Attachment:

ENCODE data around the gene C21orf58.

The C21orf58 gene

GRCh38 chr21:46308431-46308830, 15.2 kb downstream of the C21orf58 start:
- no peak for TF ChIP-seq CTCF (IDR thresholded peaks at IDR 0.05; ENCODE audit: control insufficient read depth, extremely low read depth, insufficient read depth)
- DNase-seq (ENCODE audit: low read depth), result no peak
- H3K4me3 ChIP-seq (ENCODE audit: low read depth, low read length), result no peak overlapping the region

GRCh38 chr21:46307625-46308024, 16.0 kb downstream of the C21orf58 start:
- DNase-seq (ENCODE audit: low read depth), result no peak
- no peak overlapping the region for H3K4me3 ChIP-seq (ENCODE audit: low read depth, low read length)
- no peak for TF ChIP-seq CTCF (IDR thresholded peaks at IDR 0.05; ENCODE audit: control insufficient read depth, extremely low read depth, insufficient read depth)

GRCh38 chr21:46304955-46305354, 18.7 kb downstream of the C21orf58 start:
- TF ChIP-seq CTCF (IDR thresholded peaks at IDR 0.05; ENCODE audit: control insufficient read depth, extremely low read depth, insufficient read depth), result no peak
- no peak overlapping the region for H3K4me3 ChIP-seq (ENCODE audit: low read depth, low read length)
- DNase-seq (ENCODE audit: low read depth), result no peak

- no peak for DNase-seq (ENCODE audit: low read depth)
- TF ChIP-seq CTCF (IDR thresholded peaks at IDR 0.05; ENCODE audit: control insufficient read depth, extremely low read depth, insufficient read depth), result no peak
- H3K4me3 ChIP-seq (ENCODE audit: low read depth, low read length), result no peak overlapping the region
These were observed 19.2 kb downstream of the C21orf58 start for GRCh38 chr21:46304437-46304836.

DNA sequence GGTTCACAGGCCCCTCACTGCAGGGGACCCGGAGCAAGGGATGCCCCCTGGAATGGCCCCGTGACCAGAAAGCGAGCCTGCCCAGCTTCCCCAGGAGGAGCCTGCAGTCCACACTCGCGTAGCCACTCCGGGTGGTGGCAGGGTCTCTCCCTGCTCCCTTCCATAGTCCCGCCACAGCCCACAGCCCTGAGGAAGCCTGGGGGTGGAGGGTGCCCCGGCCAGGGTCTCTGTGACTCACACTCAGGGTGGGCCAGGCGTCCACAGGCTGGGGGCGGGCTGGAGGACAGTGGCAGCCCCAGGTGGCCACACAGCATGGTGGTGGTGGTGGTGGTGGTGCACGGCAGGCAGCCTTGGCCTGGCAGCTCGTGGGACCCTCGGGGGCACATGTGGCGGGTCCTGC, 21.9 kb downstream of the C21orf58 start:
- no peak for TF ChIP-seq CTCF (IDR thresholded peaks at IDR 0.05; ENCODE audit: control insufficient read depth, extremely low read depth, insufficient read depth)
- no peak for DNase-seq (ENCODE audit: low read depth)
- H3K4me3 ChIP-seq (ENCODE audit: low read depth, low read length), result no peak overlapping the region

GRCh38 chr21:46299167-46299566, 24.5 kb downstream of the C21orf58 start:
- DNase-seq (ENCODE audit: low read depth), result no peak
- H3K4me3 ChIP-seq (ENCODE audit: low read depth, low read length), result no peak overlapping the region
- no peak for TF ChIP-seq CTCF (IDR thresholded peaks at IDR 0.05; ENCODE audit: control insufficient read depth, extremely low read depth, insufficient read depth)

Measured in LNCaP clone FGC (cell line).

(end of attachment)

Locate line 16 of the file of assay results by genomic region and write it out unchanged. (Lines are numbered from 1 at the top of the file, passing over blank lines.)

- TF ChIP-seq CTCF (IDR thresholded peaks at IDR 0.05; ENCODE audit: control insufficient read depth, extremely low read depth, insufficient read depth), result no peak